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In Her Own Words: Living With Anorexia and Bulimia

High Cholesterol
You have this condition if there are high levels of cholesterol in the blood. There are three parts of cholesterol: Low density lipoproteins (LDL)-known as bad cholesterol. It causes build up of cholesterol and other fats in the blood vessels. High LDL levels can cause artery and heart disease.High density lipoproteins (HDL)-known as good cholesterol. It can remove cholesterol and other fats from the blood vessels. High levels of HDL can protect against heart disease.Triglycerides-a common form of fat in the body. Often elevated in people with diabetes or certain genetic conditions.Particles-proteins associated with certain types of cholesterols in the body. These may be a better signal about your risk of developing disease in the blood vessels.

Bulimia Nervosa
Bulimia nervosa is an eating disorder. People who have it eat very large amounts of food (binging) and many also use inappropriate means to rid their bodies of the food (purging). Purging may be caused by vomiting, laxatives, or water pills. Individuals use this cycle to prevent gaining weight. These behaviors last for more than three months for at least two times a week. Individuals are overly concerned with weight and body image. In some, excessive exercise or fasting may replace or supplement purging.

Anorexia is an Eating Disorders. It occurs when a person's obsession with diet and exercise leads to extreme weight loss. The disorder is considered if a person refuses to maintain a body weight at or above 85% of their ideal body weight. It can be fatal.

Overweight and obesity are defined as having a body mass index [BMI] greater than or equal to 25 and 30, respectively. In children, the BMI is based on growth charts. Being overweight and obese occur when calorie intake is consistently greater than the number of calories burned through activity and basic metabolic processes.

Type 1 Diabetes
Type 1 diabetes is a disorder caused by autoimmune distruction of the insulin secreting cells of the pancreas resulting in the body's inability to produce sufficient insulin to meet bodily needs. Insulin is a hormone produced by the pancreas that allows the body to use sugar for energy. Without insulin, glucose (sugar) from the carbohydrate food you eat cannot enter cells. This causes glucose to build up in the blood, leaving your body cells and tissues starved for energy. While a variety of tissue transplantation techniques are under development and some genetically-based treatments have been proposed, at this point in time, the only widely-available treatment for type 1 diabetes is the injection of insulin.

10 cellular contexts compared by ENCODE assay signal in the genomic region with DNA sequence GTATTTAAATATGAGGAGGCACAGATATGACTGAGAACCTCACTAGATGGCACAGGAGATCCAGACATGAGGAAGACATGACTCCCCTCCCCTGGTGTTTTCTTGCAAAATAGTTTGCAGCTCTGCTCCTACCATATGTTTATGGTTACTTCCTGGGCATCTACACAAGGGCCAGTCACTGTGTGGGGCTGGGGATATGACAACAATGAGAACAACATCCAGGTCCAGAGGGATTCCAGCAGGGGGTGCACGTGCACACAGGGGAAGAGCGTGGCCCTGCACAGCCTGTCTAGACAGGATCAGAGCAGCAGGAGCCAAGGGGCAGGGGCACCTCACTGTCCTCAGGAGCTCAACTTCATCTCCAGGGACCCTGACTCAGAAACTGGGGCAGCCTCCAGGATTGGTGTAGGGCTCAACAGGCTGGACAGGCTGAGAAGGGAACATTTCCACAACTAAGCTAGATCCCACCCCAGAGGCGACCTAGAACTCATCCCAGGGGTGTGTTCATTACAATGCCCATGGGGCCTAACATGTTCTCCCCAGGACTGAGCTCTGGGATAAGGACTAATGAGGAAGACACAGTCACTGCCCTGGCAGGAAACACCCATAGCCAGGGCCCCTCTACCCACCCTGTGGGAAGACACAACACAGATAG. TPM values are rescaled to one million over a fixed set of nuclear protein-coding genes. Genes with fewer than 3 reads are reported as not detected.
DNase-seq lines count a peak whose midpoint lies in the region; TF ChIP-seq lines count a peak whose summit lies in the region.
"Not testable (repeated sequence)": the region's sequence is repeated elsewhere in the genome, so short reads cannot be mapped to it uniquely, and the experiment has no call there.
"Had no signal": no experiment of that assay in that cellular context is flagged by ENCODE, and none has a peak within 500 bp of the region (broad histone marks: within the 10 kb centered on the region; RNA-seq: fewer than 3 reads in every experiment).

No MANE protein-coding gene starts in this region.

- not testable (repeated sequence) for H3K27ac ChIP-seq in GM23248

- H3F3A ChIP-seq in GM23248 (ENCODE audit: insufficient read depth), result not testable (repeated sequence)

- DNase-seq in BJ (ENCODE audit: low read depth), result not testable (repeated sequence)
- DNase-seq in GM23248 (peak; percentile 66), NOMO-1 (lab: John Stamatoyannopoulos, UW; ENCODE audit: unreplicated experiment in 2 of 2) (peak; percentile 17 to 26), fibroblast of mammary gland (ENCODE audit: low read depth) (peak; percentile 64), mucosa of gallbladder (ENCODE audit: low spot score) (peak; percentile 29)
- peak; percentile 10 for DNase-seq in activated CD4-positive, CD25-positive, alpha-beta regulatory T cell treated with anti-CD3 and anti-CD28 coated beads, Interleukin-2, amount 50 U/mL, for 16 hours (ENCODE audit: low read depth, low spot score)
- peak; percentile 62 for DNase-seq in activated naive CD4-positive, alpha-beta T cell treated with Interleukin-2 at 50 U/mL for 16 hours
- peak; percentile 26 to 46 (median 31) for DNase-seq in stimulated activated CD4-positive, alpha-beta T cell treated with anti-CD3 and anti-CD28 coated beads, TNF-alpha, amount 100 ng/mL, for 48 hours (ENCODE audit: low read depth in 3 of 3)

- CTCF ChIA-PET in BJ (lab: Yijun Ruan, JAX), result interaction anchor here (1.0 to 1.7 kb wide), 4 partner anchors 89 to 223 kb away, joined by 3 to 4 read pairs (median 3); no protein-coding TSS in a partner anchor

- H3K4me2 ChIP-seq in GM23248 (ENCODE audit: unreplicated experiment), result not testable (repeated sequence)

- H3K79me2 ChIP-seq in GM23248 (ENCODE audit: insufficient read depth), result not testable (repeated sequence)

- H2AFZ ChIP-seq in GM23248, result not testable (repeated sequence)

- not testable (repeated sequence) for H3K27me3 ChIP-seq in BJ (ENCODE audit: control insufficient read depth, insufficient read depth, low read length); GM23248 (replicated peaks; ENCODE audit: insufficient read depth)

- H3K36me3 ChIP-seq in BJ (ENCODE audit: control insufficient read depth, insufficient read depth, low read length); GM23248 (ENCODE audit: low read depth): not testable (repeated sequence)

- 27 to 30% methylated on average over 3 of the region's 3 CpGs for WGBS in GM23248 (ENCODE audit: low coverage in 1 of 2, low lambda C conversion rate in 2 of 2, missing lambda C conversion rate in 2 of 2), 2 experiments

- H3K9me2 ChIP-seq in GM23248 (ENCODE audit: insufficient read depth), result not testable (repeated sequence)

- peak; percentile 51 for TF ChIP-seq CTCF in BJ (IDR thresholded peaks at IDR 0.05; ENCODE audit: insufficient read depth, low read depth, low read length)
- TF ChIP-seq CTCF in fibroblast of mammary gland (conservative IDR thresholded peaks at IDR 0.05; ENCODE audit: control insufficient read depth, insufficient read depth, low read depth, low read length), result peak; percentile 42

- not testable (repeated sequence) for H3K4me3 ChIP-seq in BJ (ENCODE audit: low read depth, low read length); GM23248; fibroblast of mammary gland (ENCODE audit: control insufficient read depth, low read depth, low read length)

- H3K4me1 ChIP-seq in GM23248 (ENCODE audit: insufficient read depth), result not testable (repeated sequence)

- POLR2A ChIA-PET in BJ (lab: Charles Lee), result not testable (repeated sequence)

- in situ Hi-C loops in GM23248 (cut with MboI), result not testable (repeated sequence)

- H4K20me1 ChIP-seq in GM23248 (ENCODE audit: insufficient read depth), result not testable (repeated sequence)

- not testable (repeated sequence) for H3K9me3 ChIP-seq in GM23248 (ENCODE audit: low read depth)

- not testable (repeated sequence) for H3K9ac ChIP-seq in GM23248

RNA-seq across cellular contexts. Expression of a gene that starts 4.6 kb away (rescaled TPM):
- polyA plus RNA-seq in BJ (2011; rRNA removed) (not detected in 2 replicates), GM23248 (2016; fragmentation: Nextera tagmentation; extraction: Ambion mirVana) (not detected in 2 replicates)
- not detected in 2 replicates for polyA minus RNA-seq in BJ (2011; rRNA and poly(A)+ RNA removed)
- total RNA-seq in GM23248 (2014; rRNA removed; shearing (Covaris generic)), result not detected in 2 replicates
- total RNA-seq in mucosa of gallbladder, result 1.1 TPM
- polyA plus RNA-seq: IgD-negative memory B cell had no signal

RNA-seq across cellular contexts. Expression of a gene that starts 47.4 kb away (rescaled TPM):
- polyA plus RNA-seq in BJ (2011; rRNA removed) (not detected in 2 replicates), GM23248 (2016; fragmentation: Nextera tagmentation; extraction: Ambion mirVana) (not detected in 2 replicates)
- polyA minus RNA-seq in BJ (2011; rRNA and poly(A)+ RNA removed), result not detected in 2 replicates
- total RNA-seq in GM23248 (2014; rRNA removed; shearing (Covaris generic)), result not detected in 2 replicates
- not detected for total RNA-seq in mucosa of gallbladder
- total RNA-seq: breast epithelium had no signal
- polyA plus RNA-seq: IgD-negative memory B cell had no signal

Type 2 Diabetes
Related Media: Diabetes - Your Management Plan

Type 2 Diabetes is primarily a disorder in which the cells in the body are not responding to the high levels of insulin circulating in the body. The body becomes increasingly resistant to insulin. In end-stage type 2 diabetes, the beta cells of the pancreas are not producing enough insulin.

High Blood Pressure
High blood pressure is abnormally high blood pressure with no known cause. Blood pressure measurements are read as two numbers: Systolic pressure: higher number, normal reading is 120 millimeters of mercury (mmHg) or lessDiastolic pressure: lower number, normal reading is 80 mmHg or less

Malabsorption is the inadequate absorption of nutrients from the intestines. Malabsorption may involve failure to absorb certain vitamins, minerals, carbohydrates, proteins, or fats. The condition is associated with a number of diseases that affect the intestines or other areas of the gastrointestinal tract.

Obesity-Children and Teens
Being overweight or obese means your weight is above an ideal weight range. Appropriate weight ranges are calculated using the body mass index (BMI). For anyone under 20 years of age, these scales are based on height, weight, sex, and date of birth. Child and teen BMI results differ from adult BMI. This is because they are compared to the results of other children and teens in the same age range. This extra step takes into account that children and teens are still growing. BMI levels for anyone under age 20 are as follows:Underweight-BMI at or below the 5th percentile for the age groupDesired weight-BMI between the 5th-84th percentiles for the age groupOverweight-BMI between the 85th-94th percentiles for the age groupObese-BMI at or above the 95th percentile for the age group